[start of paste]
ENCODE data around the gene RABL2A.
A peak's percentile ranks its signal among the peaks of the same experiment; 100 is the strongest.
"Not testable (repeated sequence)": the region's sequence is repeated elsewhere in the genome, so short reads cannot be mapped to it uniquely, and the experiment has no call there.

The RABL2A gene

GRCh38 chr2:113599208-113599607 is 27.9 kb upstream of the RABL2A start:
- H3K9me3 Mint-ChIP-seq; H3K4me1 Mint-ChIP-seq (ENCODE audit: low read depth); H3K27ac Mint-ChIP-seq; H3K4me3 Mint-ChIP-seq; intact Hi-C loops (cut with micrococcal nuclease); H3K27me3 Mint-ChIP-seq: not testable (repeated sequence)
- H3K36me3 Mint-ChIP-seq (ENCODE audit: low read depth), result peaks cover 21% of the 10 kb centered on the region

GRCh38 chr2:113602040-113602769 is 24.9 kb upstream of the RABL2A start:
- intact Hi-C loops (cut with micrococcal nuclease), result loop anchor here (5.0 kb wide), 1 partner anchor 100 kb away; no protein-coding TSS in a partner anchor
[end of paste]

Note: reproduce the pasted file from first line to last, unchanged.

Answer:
ENCODE data around the gene RABL2A.
A peak's percentile ranks its signal among the peaks of the same experiment; 100 is the strongest.
"Not testable (repeated sequence)": the region's sequence is repeated elsewhere in the genome, so short reads cannot be mapped to it uniquely, and the experiment has no call there.

The RABL2A gene

GRCh38 chr2:113599208-113599607 is 27.9 kb upstream of the RABL2A start:
- H3K9me3 Mint-ChIP-seq; H3K4me1 Mint-ChIP-seq (ENCODE audit: low read depth); H3K27ac Mint-ChIP-seq; H3K4me3 Mint-ChIP-seq; intact Hi-C loops (cut with micrococcal nuclease); H3K27me3 Mint-ChIP-seq: not testable (repeated sequence)
- H3K36me3 Mint-ChIP-seq (ENCODE audit: low read depth), result peaks cover 21% of the 10 kb centered on the region

GRCh38 chr2:113602040-113602769 is 24.9 kb upstream of the RABL2A start:
- intact Hi-C loops (cut with micrococcal nuclease), result loop anchor here (5.0 kb wide), 1 partner anchor 100 kb away; no protein-coding TSS in a partner anchor